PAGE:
Those exiled from mainstream American culture are just like us—our human sisters and brothers—individuals we meet in daily life.  In order to maintain the boundary between the accepted and the exiled, lies and myths are created and perpetuated about the exiles.  There’s no point in listing those lies here—we all know them and have likely been branded by some of those lies ourselves.  Lies transform the exiles into monstrous serpents and justify continuing their exile. Lies distort reality and keep us from seeing the exiles for who they truly are—our siblings. 

A bride is found for exiled Prince Lindworm—daughter of a neighboring king—and she is devoured on her wedding night.  A second bride is found and suffers the same fate.  Reluctant to anger another neighbor, the King orders the royal woodcutter—an old man who lives at the edge of the forest—to give his only daughter in marriage to Prince Lindworm.  Although in the story, she is nameless, I’ve named her Frida.

The maiden amidst the Lindorm’s shed skins.
Illustration by Henry Justice Ford for 
Andrew Lang‘s The Pink Fairy Book (1897).

Weeping in the woods on the eve of her wedding, Frida encounters the same Wise Woman who once advised the Queen. The Wise Woman knows that buried inside Prince Lindworm’s frightening exterior lies a worthy human being.  She tells the maiden how she can save herself, the Prince, and also the kingdom.  Unlike the Queen, Frida follows her instructions.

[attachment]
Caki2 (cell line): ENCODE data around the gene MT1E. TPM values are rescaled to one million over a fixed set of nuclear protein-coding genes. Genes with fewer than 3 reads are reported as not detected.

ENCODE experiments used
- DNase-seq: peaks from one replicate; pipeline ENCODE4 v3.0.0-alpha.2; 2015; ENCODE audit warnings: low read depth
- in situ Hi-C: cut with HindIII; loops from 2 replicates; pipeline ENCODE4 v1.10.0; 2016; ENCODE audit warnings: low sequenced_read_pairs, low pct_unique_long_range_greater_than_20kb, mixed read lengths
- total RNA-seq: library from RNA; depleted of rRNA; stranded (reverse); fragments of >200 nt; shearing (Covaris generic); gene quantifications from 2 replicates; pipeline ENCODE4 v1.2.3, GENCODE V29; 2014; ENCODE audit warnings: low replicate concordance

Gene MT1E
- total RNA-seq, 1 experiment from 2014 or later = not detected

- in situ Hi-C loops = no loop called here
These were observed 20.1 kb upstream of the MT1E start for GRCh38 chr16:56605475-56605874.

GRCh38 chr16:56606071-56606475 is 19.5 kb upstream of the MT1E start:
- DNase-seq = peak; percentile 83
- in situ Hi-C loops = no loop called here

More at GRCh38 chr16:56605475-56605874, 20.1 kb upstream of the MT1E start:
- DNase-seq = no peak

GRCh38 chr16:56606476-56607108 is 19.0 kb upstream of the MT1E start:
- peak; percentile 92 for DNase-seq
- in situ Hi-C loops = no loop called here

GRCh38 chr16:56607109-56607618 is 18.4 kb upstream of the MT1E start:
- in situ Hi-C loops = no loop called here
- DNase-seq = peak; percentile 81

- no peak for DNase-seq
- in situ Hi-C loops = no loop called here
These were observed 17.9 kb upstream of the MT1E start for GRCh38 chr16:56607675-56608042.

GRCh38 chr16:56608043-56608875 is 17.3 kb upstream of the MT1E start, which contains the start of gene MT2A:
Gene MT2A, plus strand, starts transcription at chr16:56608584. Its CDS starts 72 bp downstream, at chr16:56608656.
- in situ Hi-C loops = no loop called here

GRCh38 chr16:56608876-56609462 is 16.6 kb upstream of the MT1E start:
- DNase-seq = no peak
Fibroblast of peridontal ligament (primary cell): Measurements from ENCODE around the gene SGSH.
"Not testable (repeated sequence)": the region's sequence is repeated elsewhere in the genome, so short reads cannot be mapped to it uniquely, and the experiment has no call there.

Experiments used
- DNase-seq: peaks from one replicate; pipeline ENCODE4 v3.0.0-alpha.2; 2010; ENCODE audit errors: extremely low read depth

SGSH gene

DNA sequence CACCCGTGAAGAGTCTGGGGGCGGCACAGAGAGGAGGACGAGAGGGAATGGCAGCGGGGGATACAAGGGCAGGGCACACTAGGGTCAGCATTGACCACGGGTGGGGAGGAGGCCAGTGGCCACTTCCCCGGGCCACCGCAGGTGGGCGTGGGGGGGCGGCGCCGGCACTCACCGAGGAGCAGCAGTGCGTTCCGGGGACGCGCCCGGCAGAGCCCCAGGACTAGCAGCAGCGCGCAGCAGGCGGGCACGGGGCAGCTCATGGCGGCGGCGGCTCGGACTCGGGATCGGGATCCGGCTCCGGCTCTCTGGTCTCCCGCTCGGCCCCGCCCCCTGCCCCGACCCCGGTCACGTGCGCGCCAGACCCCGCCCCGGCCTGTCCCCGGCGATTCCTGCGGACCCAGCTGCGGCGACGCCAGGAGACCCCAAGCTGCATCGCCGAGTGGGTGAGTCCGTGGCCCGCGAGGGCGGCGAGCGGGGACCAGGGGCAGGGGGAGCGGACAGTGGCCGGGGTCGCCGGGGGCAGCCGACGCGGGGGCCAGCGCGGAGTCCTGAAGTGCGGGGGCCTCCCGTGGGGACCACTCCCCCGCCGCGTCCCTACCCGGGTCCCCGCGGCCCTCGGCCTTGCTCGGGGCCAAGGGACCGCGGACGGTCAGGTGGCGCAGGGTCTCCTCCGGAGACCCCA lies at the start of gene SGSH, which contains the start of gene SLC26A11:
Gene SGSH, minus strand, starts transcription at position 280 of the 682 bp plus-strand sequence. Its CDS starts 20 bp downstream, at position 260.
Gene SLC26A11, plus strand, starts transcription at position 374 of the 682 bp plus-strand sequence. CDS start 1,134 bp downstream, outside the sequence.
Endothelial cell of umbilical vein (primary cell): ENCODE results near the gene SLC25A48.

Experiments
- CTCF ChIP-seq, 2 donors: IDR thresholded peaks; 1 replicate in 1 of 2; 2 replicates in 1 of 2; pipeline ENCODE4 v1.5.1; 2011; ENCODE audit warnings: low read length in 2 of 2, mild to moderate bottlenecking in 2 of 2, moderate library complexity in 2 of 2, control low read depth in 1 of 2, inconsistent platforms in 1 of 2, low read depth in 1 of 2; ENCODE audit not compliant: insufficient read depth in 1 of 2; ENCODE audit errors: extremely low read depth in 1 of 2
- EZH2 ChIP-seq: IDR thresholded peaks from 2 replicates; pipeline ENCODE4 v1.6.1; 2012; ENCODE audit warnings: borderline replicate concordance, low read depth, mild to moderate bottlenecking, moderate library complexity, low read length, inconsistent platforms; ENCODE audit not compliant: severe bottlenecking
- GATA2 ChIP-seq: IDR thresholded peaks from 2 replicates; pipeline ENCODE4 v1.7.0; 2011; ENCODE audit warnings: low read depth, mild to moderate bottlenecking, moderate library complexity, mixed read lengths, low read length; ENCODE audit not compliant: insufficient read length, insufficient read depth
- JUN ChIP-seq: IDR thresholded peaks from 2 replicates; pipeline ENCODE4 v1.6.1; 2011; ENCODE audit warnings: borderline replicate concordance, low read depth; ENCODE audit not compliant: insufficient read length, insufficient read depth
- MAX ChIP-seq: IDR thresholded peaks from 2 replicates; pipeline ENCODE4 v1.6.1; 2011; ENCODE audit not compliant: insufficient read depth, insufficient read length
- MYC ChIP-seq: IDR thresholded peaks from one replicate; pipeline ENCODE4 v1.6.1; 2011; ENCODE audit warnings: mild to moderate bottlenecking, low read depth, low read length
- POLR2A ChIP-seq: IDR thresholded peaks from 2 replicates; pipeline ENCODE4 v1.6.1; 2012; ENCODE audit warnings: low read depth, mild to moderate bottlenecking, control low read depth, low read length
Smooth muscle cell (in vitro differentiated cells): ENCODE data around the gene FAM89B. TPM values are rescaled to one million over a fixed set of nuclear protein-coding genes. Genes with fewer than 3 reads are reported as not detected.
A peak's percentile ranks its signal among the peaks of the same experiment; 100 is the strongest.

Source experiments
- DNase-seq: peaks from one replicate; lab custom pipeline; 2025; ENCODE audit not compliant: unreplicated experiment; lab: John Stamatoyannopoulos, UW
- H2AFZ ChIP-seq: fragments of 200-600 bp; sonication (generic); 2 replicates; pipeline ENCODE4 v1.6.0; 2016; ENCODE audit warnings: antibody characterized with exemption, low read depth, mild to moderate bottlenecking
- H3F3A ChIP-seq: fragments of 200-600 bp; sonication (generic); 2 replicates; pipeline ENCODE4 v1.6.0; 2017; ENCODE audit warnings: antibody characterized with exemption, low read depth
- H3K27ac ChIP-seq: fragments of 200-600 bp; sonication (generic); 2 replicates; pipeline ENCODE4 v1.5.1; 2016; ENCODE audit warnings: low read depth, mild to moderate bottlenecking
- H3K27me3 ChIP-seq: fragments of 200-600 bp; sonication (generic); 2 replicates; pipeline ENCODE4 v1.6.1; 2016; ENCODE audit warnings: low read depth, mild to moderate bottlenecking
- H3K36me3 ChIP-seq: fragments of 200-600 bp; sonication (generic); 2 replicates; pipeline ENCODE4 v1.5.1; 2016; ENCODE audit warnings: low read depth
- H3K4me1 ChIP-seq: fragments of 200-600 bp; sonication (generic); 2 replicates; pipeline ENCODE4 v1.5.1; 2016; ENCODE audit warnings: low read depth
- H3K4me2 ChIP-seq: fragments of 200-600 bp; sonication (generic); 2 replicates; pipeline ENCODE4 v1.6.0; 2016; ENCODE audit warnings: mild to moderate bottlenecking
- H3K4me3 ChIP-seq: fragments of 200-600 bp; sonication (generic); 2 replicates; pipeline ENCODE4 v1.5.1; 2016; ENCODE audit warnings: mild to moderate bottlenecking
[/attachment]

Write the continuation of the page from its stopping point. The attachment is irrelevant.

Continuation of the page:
On her wedding night, Frida asks to be dressed in 10 snow-white shifts and that an armload of whips, a bucket of lye, and a bath filled with milk be placed in the bridal chamber.  When they are alone, the Prince orders her to remove a shift.  She tells him to shed a skin first.  He is outraged and says that no one has ever asked him to do this.  She stays strong and repeats her request.  He complies.  She covers his shed skin with one of her shifts.  The shedding and removing of layers skin and clothing continues until he is revealed as a huge, thick mass.  

Looking him in the eye, Frida dips the whips in the lye and whips him all over—stripping from his hidden true self the lies and myths that have concealed him.  Next she bathes him in milk and wraps him in her arms.  They fall onto the bed and into deep sleep.